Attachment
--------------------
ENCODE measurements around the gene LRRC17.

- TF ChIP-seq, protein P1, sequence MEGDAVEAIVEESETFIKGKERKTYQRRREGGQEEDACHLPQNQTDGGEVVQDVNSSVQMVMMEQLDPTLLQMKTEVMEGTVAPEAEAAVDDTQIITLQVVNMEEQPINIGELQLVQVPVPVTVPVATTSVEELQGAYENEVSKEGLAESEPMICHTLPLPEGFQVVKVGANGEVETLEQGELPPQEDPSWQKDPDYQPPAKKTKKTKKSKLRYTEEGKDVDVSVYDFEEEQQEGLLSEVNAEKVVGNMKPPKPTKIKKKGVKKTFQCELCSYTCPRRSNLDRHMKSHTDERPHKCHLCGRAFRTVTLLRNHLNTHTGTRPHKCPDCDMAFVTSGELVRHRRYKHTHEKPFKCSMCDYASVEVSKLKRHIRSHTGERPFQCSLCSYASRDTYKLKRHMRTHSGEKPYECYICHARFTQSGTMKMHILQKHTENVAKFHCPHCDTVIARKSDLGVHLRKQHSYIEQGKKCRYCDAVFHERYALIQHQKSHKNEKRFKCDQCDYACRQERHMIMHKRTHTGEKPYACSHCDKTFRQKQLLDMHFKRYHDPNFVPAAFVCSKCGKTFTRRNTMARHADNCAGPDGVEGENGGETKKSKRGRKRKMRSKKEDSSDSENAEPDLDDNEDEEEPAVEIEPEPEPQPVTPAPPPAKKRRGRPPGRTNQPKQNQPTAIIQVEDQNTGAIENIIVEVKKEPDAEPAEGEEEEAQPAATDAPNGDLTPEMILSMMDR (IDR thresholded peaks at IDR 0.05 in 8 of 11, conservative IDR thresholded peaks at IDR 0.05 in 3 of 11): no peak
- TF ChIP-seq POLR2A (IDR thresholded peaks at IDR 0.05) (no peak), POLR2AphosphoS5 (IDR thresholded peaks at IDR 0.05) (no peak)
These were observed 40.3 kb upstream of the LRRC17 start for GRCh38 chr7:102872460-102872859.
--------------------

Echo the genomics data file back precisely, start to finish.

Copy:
ENCODE measurements around the gene LRRC17.

- TF ChIP-seq, protein P1, sequence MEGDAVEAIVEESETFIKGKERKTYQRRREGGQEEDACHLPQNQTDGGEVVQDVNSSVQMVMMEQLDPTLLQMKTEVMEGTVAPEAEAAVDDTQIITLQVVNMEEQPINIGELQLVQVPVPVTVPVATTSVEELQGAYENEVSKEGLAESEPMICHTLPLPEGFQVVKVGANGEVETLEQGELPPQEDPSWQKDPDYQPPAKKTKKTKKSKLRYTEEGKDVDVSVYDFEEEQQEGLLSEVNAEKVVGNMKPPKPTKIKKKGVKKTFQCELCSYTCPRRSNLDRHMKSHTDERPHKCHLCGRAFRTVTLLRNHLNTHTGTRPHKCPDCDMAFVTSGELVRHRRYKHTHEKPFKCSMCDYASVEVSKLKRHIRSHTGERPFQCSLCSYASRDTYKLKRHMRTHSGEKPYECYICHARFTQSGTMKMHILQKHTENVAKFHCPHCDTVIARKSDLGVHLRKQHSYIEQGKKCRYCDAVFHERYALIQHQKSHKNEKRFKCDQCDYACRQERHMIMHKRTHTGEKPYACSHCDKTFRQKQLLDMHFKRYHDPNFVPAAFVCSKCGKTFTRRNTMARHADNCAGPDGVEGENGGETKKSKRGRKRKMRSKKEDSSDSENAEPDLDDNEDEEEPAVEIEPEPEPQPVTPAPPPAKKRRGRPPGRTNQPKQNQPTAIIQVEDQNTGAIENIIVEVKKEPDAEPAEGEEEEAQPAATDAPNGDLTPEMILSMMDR (IDR thresholded peaks at IDR 0.05 in 8 of 11, conservative IDR thresholded peaks at IDR 0.05 in 3 of 11): no peak
- TF ChIP-seq POLR2A (IDR thresholded peaks at IDR 0.05) (no peak), POLR2AphosphoS5 (IDR thresholded peaks at IDR 0.05) (no peak)
These were observed 40.3 kb upstream of the LRRC17 start for GRCh38 chr7:102872460-102872859.